Above: Circle – All photography by the author.
You would be forgiven for thinking that a festival with a name like Raw Power would promote a very specific style of music. One pictures a hoard of hard rock bands whose members never really grew out of their Black Sabbath phase, their music a slow variation on the dark, psychedelic template established many moons before. This is, however, Baba Yaga’s Hut we’re talking about: a South London collective based at Corsica Studios who have placed acts as diverse as Acid Mothers Temple, Flamingods and Gazelle Twin on various stages across the capital recently. Raw Power has just undergone its third incarnation, having relocated to the Tufnell Park Dome and Boston Music Rooms last year after a two-year hiatus. Spreading itself over three days for the Pentecost bank holiday, the festival’s line-up boasted a generous dosage of bands, but there were evident flourishes of more experimental stuff too.
Opening the festivities on Friday night were Luminous Bodies. The “pssychedelic stupor-group” swagger along with two drummers in their ranks and consist of members from Terminal Cheesecake, Part Chimp, Gum Takes Tooth and Psychic Pussies. Their set was a loose and ramshackle affair due to the fact that the band has played more gigs than rehearsals, but wholly entertaining, ending with a trashed drum kit and waves of feedback. Gnod followed suit with a wall of motorik-driven auburn noise. Known best for changing-up, musically speaking, whenever they get bored, Raw Power was to be the Salford collective’s twenty-sixth show in twenty-five days. Listening to Gnod live is akin to drowning at a cult baptism – a genuinely frightful and immersive experience – with none of the shameless showboating displayed by Gallon Drunk, who closed the first evening.
Looking around on day two, it was clear that most of the audience, along with a good chunk of the bands, were male. Let’s not generalise. Both sexes can admit to channelling aggression into positive creative energies and most of the time it isn’t really about anger anyway. The problem of gender inequality is seen by some as a weary set-back; the fact that we’re talking about it only aids to perpetuate the divide, but in order to transcend everyday problems such as sexism we must have these conversations. As the Reading Festival meme goes to show, women are disproportionately represented in alternative music. In this instance, the Raw Power line-up was far more balanced with respect to gender and this is probably down to the fact that the promoters of this particular festival aren’t answerable to big name sponsors or giants of the record industry who may have a few vested interests to propagate. Good Throb vividly address the issue of sexism with vigour and vitriol. The Wharves are seemingly tired of it and would rather we turn to their music instead. Ye Nuns, an all-female Monks cover band, candidly approach the problem by making art out of cabaret, while Anji Cheung‘s otherworldly atmospherics overshadow the issue entirely.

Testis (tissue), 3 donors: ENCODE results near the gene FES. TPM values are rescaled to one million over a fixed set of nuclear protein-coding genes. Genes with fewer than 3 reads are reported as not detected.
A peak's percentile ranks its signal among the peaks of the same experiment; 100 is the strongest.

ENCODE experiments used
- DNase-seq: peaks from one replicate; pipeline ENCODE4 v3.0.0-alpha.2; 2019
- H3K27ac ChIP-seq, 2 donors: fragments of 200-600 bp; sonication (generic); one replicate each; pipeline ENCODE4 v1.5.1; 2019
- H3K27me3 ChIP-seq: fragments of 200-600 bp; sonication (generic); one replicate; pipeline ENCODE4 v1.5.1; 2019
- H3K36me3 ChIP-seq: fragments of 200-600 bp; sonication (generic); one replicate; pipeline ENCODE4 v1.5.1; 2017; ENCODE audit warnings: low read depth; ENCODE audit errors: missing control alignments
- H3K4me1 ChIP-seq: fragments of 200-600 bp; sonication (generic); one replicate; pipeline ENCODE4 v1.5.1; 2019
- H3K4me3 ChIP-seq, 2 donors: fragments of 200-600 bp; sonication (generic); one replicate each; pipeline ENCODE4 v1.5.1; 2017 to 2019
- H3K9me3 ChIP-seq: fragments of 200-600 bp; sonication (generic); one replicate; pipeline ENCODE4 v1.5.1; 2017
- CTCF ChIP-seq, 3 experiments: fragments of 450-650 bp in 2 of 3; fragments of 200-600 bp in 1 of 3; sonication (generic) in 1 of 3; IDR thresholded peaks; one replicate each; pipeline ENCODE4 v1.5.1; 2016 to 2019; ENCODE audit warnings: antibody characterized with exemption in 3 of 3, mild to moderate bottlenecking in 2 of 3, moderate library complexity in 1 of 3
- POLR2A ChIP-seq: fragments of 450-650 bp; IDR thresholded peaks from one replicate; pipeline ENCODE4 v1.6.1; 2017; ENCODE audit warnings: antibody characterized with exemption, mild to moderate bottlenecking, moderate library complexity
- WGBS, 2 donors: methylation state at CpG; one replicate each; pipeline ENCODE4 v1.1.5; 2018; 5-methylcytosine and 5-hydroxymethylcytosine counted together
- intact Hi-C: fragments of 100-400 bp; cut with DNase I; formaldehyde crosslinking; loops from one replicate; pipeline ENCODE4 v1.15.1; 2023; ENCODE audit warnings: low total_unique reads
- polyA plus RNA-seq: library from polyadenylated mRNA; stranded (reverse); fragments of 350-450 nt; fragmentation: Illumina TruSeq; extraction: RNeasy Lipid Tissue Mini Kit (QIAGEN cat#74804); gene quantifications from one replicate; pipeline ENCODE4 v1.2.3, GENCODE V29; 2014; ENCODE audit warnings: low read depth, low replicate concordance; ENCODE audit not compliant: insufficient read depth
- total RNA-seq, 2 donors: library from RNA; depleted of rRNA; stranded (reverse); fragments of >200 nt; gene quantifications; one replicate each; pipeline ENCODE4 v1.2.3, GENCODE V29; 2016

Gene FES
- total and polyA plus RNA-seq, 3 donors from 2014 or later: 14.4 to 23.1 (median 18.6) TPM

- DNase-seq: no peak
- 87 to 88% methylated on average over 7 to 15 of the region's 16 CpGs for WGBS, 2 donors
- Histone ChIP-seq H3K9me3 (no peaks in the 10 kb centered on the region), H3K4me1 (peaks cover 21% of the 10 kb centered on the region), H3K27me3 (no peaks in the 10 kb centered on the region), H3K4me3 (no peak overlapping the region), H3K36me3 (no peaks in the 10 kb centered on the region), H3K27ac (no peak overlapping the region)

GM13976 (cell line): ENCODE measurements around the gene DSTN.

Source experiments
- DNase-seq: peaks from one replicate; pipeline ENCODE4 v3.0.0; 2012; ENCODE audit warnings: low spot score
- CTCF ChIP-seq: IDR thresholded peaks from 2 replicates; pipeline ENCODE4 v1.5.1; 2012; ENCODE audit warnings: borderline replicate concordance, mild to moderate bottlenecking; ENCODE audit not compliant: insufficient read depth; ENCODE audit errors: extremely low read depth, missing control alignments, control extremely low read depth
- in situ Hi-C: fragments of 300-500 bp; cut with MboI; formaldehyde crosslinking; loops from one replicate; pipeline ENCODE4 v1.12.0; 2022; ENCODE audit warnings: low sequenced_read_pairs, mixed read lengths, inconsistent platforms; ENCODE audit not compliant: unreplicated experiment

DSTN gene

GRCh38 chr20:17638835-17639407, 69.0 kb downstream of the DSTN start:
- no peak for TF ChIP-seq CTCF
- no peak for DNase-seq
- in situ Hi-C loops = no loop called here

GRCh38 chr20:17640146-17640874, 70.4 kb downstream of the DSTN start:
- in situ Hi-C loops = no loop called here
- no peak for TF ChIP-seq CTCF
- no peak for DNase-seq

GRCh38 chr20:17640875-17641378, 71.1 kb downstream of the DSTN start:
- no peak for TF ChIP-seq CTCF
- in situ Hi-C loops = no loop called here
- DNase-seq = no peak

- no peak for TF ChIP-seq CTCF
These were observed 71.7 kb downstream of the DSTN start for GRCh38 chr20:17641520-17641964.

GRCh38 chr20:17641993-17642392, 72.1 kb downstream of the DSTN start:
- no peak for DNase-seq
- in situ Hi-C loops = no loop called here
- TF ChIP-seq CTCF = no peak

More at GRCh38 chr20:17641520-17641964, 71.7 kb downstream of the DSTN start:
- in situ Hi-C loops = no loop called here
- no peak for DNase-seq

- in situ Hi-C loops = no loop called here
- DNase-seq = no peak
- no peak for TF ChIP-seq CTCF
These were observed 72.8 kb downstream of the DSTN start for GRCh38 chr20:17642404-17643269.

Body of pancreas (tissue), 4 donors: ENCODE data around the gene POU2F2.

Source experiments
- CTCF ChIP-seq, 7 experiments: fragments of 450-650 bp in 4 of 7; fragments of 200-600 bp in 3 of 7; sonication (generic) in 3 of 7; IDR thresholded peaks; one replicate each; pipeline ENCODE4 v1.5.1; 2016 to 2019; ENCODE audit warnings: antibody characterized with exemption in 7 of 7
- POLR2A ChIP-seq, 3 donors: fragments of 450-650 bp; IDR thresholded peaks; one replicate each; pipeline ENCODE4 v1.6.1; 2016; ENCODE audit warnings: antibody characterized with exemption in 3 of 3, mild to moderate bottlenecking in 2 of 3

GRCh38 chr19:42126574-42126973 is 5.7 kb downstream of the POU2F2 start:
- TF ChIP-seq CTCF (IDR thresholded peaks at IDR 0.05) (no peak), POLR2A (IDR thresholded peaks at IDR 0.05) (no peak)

Speaking of aggression, Pigs Pigs Pigs Pigs Pigs Pigs Pigs are possibly the most flamboyantly violent band to have ever come from Newcastle. Theirs is a music that does not wallow in self-pity or psychological evaluations. It is a direct assault on the senses and a euphoric one at that. By contrast, Earthless pandered only to the mirror. Relentlessly strangling long phallic objects for what seemed like three hours, the San Diego three-piece noodled their way into a boring wormhole, reminding us that getting psychedelic music right requires more than just a touch of reverb on a guitar solo.
Fatigue naturally sets in come day three. Even wearing earplugs for the whole weekend doesn’t change the fact that prolonged exposure to punishing music takes the toll on one’s energy levels, and this is before you factor in the rivers of alcohol flowing from silver taps behind the bar. Hardcore veterans Hey Colossus blew away encrusted sleep from many an eye socket, but the highlight of the weekend’s tail end was the improvisational collaboration between KK Null and Kawabata Makoto (Acid Mothers Temple). Bragging an austere set up of a laptop and a guitar, this Japanese noise duo enveloped the whole auditorium in merciless womb-like terror.
Never taking themselves too seriously, The Cosmic Dead followed on with an energetic set. Hair, guitars and guts flailed in all directions, but it was the Finnish band, Circle, who took it to the next level. Consciously parodying rock’s inherent masculinity, each member donned an absurdly large studded gauntlet. Two members even forewent trousers in favour of suspended stockings, while the group’s bearded singer, Mika Rättö, attempted half-hearted acrobatic positions behind his keyboard stand. It was hard to tell whether Circle’s set was intentionally sexist or simple buffoonery. Either way it was thought-provoking entertainment, which is what you want, really. Isn’t it?
[…] Heralded as one of the sets of that weekend, the quintet from Newcastle laid their cards firmly on the table. Except these cards were metaphorical and musical and they pointed towards a somewhat frightening but awesome future. […]